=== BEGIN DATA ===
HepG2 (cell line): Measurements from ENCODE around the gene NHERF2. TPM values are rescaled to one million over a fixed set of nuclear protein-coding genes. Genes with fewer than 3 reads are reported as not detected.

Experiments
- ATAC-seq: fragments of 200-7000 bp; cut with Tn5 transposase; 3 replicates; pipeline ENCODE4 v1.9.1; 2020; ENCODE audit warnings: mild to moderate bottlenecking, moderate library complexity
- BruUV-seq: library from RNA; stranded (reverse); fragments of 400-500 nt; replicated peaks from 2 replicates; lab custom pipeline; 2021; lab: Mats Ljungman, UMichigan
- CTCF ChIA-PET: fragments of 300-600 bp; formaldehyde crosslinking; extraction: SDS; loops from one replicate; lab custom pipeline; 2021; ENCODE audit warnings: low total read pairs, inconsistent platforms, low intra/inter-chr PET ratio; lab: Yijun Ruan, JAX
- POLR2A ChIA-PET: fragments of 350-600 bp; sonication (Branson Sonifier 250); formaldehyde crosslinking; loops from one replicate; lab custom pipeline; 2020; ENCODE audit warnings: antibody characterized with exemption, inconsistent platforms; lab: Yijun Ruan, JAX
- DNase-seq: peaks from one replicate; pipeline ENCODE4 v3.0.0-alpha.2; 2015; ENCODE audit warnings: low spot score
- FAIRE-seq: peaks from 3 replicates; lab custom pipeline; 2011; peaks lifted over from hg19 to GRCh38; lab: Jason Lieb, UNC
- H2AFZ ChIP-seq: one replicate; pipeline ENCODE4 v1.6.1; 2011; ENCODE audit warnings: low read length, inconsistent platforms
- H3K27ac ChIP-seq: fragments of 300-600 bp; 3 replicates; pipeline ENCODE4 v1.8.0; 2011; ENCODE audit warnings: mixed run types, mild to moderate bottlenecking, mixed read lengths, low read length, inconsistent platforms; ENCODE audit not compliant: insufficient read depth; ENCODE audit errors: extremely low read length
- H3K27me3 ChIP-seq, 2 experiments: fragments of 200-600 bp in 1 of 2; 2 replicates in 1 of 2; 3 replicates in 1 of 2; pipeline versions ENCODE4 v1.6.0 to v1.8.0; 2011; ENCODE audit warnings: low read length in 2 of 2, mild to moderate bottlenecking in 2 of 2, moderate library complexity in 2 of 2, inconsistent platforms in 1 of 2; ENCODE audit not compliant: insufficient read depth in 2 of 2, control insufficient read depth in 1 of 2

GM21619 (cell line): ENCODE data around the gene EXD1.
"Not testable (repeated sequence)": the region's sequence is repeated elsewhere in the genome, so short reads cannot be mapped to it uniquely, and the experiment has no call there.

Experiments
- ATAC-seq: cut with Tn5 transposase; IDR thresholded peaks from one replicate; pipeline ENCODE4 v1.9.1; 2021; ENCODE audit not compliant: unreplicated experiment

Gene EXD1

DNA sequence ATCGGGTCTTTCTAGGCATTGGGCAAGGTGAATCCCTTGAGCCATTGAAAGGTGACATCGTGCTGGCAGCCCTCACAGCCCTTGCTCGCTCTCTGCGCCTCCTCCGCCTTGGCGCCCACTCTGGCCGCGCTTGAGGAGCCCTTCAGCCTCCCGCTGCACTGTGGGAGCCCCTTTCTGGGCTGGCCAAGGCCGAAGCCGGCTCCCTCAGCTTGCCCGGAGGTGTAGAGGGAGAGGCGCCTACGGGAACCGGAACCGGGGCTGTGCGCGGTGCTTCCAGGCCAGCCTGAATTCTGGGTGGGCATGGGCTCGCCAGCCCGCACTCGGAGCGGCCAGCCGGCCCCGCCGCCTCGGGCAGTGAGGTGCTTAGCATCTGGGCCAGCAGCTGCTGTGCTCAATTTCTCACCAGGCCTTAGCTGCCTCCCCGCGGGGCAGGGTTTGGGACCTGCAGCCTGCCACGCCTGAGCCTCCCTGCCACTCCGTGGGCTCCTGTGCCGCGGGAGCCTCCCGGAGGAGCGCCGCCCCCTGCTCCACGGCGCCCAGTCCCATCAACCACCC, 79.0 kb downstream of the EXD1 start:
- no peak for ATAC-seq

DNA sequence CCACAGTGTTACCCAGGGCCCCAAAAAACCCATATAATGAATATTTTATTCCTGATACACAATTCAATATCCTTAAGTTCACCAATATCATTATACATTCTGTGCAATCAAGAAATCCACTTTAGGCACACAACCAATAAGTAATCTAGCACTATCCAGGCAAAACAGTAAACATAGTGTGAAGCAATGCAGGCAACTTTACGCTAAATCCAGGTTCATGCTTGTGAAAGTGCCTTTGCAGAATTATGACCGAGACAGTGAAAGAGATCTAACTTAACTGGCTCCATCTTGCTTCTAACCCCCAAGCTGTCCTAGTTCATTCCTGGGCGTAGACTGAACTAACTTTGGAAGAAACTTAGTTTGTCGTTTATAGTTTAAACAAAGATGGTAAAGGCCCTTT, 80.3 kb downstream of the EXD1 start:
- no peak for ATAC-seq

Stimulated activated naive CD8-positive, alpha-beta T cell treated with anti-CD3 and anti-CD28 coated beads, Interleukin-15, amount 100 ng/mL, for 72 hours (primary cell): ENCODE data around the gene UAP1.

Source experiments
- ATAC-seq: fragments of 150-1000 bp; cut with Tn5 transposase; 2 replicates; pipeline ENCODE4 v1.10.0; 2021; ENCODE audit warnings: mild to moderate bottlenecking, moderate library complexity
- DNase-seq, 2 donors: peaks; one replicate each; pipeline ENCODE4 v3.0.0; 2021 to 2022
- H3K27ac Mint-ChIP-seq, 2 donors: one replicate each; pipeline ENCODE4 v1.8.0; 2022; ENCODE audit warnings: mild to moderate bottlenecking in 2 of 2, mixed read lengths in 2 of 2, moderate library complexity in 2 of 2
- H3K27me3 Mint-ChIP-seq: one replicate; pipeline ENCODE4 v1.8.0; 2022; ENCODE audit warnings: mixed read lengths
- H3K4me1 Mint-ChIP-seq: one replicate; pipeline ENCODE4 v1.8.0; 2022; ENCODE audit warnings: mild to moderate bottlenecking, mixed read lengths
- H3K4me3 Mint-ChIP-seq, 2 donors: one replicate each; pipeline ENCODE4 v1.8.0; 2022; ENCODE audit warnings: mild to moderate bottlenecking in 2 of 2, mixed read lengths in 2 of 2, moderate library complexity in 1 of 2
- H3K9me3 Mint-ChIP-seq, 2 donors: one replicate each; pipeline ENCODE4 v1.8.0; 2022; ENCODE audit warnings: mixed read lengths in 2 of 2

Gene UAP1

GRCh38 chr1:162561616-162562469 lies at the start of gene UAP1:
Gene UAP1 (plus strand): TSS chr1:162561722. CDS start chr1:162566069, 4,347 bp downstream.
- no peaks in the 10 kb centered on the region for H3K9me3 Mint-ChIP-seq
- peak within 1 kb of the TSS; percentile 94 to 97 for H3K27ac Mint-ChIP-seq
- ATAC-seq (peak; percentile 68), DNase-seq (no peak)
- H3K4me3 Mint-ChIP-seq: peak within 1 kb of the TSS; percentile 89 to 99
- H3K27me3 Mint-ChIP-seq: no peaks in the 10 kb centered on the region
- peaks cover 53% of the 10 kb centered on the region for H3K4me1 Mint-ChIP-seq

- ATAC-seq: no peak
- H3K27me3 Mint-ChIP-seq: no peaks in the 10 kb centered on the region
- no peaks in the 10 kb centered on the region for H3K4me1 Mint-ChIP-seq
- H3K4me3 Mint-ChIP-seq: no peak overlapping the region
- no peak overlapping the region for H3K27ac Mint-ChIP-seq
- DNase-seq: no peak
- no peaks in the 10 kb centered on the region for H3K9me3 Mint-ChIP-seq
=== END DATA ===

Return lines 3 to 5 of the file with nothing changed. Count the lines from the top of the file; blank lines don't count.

- ATAC-seq: fragments of 200-7000 bp; cut with Tn5 transposase; 3 replicates; pipeline ENCODE4 v1.9.1; 2020; ENCODE audit warnings: mild to moderate bottlenecking, moderate library complexity
- BruUV-seq: library from RNA; stranded (reverse); fragments of 400-500 nt; replicated peaks from 2 replicates; lab custom pipeline; 2021; lab: Mats Ljungman, UMichigan
- CTCF ChIA-PET: fragments of 300-600 bp; formaldehyde crosslinking; extraction: SDS; loops from one replicate; lab custom pipeline; 2021; ENCODE audit warnings: low total read pairs, inconsistent platforms, low intra/inter-chr PET ratio; lab: Yijun Ruan, JAX